Juvenile is clearly tired of all the Hot Boys talk that consumed his recent round of interviews.
While politely answering all of the HB-related questions asked of him during his most recent interview with HipHopDX [click to read], when one too many inquiries into the genuineness of the Boys’ reformation began to be made Juve quickly interrupted: “I can’t tell you that answer, man, but what I can tell you [is that] I don’t wanna get locked into that. I got an album coming out, dude. The Hot Boys thing, it may it may not [happen]. I’m not gon’ put my career on hold for that. I gotta do me.”
Firmly focused on Cocky & Confident (due December 1st), Juve told DX that his fans are about to receive a body rockin’, head bussin’ collection in his eighth solo effort.
“I can guarantee you I do have uptempo songs, songs thata get that rust off ya body,” he noted. “I don’t like slow songs. I like songs that can play in the club, songs that you can punch a muthafucka in the mouth on, shit like that. And that’s what my shit is.”
Big name guest appearances on Juve’s latest full-length come courtesy of B.G., Dorrough, Shawty Lo (the latter two appear on the original version of “We Be Getting Money” – with Lil Wayne and Baby surfacing on the song’s remix), and Bobby Valentino (who provides hook support for “Everything” – [click to listen]).
Cocky & Confident is led by two singles in the bass-heavy grindin’ anthem “Gotta Get It” and the radio-ready nod to the ladies “Hands On You” featuring Pleasure P, which follow the previous leaking earlier this year of album cuts “My Money Don’t Fold” [click to listen].
The regionally-focused sound found on Juve’s new LP was supplied by the in-house beatmakers from his Beats & Hooks Production Company (which houses trackmasters S8ighty, Precise and C. Smith). The firm founded by Kango Slim of veteran New Orleans duo Partners-N-Crime (B&H’s creator is also the crew’s in-house hook writer) sell their sonic and scribe services to various artists, having recently crafted both beat and hook for C-Ride and T-Pain’s “Money Round Here,” and maybe most notably of late contributed the hook to Lil Boosie’s “Better Believe It.”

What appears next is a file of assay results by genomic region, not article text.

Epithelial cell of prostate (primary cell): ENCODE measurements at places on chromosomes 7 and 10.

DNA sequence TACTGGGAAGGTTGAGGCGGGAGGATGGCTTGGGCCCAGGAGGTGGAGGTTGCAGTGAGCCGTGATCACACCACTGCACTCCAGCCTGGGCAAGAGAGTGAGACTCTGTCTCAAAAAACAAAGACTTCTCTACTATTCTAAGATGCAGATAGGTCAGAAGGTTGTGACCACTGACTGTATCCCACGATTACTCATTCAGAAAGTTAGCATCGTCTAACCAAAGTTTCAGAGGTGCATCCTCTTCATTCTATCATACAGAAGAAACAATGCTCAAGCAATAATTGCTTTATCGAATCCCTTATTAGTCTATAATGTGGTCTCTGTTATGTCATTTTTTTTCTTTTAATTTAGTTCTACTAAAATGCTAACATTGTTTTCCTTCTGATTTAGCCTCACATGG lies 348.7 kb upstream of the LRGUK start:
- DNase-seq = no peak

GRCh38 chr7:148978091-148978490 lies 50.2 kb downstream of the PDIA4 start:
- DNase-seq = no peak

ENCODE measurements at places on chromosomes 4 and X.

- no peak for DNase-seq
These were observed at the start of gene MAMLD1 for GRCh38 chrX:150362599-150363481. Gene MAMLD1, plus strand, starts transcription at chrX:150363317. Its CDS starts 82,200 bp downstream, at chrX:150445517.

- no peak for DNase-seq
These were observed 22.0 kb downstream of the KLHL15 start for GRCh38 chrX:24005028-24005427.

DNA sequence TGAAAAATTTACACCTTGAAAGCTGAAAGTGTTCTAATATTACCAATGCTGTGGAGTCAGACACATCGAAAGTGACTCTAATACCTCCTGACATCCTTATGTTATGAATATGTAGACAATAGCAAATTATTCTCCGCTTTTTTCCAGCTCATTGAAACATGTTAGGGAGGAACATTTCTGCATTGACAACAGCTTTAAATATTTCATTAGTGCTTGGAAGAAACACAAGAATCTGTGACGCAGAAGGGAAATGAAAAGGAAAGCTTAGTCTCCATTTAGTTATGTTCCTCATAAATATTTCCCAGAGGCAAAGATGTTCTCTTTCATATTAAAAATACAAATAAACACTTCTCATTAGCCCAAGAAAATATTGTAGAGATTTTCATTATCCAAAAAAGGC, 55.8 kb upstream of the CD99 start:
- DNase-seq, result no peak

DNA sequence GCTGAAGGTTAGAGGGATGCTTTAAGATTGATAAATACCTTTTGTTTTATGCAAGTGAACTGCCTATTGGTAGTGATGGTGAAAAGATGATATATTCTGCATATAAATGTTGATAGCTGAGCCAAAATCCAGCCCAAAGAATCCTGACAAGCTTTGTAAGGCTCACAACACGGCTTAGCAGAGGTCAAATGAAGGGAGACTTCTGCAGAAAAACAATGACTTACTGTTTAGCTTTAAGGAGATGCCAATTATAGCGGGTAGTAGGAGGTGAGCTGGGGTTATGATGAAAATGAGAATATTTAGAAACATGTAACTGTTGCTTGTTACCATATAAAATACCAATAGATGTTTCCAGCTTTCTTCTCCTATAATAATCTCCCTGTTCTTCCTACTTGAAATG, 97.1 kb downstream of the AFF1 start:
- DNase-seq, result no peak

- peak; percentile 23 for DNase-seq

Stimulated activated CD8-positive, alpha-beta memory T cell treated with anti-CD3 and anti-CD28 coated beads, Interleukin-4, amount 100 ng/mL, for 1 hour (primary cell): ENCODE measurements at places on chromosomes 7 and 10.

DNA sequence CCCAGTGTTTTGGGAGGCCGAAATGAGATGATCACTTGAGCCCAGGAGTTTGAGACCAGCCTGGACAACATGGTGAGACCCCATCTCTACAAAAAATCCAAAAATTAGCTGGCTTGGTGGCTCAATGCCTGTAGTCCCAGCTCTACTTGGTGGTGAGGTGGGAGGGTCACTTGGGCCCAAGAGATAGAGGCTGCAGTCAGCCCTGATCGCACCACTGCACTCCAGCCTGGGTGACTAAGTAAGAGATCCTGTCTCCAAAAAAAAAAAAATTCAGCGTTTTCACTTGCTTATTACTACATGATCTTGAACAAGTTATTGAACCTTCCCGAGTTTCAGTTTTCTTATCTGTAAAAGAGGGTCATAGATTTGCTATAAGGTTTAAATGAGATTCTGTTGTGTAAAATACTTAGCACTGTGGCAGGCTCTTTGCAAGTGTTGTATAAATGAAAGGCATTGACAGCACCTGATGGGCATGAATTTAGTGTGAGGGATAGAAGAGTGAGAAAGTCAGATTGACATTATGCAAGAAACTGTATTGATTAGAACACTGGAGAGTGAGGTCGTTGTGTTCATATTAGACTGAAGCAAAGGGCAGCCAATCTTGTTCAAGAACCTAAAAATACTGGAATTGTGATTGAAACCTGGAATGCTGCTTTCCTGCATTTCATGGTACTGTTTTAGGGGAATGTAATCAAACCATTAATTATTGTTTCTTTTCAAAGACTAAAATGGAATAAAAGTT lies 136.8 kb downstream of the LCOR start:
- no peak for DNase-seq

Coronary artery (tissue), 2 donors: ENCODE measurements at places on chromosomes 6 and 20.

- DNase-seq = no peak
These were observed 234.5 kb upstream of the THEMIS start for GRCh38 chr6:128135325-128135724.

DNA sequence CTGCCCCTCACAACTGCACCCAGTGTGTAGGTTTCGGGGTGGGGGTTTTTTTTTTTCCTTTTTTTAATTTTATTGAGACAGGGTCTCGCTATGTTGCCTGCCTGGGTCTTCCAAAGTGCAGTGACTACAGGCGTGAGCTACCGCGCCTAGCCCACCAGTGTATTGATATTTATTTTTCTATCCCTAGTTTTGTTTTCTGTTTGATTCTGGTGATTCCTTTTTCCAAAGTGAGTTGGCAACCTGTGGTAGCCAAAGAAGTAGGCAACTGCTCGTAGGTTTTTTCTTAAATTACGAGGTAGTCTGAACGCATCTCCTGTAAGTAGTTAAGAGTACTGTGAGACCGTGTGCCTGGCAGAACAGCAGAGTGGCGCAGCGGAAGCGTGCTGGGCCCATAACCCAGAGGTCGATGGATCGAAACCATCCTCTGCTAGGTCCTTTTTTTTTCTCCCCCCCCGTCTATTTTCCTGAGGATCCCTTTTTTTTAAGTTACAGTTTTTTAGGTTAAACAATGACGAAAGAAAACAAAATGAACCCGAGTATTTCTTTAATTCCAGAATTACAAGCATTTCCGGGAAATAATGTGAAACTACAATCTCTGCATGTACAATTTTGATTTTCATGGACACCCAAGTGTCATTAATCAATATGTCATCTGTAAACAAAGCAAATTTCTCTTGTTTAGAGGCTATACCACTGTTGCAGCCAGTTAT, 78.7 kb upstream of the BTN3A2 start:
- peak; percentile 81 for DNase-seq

In addition to contributions from Beats & Hooks, Juve himself produced two songs for Cocky & Confident.
Mannie Fresh crafted 10 tracks for the disc, two of which made the tentative tracklisting. But Juve warned, “We ain’t too sure if those two gon’ make it ‘cause we steady doing other songs right now.”
Even with the additional recording for his album, it looks as though Juve’s new offering will remain sans any heavy subject matter.
“I’m done [with that],” he noted. “I’m a happy guy on this album. I pulled the diamonds out, the Ferrari’s and shit, the Louis Vuitton glasses and all that shit. I’m back to my old tricks, nigga.”
Some may be disappointed to learn that Juve is abandoning the social commentary that fueled a creative high mark for him on his last album, 2006’s Reality Check, and more specifically the LP’s second single “Get Ya Hustle On.” Juve’s daring indictment of political shenanigans (both local and national) that took place during and after Hurricane Katrina was only matched in potency by its accompanying video (easily Juve’s most gripping visual since the Dickensian clip for 1998’s “Ha”).
“I was by the levee that blew – they didn’t wanna let me stand next to the levee, for some apparent reason I couldn’t show that on the camera,” he recalled of his filming for the video in New Orleans decimated lower ninth ward. “But they did let me go down there, and man it was…I can’t even explain it, bruh.
According to Juve, the conditions shown in the clip for “Get Ya Hustle On” have since improved, in part due to the diligent work on the part of some notable names.
“I take my hat off to Angelina Jolie and Brad Pitt,” said Juve. “They went down there, man, and they been doing a wonderful job. They building neighborhoods. Oprah building other neighborhoods. They got people coming from all over the world, coming to the lower Ninth Ward, helping build the ninth ward back. ‘Cause that’s where the black people was in the city that really took the whackin’ at. Uptown, we had it bad, but not as bad as the lower ninth ward. That’s why in my video I just wanted to exploit it, and let everybody know [like], ‘They ain’t even down here doing nothing!’”
One of the apathetic responders in the aftermath of Katrina targeted by Juvenile in that song and video was New Orleans Mayor Ray Nagin, who Juve warned about to his fellow N.O. residents saying, “Your mayor ain’t your friend, he’s your enemy/Just to get your vote, a saint is what he pretend to be.”
“I let bygones be bygones,” said Juve of his stance towards Nagin now in this last year of his mayorship. “I’m not still pickin’ on him like that. But it is what it is, I said what I said ‘cause that’s how I felt. I let it go. I’m not on Ray Nagin no more; I’m on my career right now. He got his job. [Laughs]”
Cocky & Confident is due in stores and online December 1st from UTP/Atlantic/E1 Entertainment.